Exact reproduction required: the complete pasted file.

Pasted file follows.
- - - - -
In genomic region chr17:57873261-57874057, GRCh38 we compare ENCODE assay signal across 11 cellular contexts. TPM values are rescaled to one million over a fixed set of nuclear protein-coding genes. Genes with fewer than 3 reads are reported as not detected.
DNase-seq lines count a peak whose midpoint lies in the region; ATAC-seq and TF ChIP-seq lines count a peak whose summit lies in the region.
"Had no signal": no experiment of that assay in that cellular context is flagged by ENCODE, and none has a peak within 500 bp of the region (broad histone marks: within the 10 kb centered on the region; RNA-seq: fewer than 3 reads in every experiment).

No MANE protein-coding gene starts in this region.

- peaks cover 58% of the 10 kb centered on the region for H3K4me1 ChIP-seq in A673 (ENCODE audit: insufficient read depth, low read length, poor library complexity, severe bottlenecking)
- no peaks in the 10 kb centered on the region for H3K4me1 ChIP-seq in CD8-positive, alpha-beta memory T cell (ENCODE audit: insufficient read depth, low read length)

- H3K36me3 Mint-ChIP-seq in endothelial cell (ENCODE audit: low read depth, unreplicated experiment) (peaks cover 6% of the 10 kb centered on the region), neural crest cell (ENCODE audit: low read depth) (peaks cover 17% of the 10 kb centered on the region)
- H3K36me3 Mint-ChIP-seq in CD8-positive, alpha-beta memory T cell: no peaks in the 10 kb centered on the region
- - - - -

In genomic region chr17:57873261-57874057, GRCh38 we compare ENCODE assay signal across 11 cellular contexts. TPM values are rescaled to one million over a fixed set of nuclear protein-coding genes. Genes with fewer than 3 reads are reported as not detected.
DNase-seq lines count a peak whose midpoint lies in the region; ATAC-seq and TF ChIP-seq lines count a peak whose summit lies in the region.
"Had no signal": no experiment of that assay in that cellular context is flagged by ENCODE, and none has a peak within 500 bp of the region (broad histone marks: within the 10 kb centered on the region; RNA-seq: fewer than 3 reads in every experiment).

No MANE protein-coding gene starts in this region.

- peaks cover 58% of the 10 kb centered on the region for H3K4me1 ChIP-seq in A673 (ENCODE audit: insufficient read depth, low read length, poor library complexity, severe bottlenecking)
- no peaks in the 10 kb centered on the region for H3K4me1 ChIP-seq in CD8-positive, alpha-beta memory T cell (ENCODE audit: insufficient read depth, low read length)

- H3K36me3 Mint-ChIP-seq in endothelial cell (ENCODE audit: low read depth, unreplicated experiment) (peaks cover 6% of the 10 kb centered on the region), neural crest cell (ENCODE audit: low read depth) (peaks cover 17% of the 10 kb centered on the region)
- H3K36me3 Mint-ChIP-seq in CD8-positive, alpha-beta memory T cell: no peaks in the 10 kb centered on the region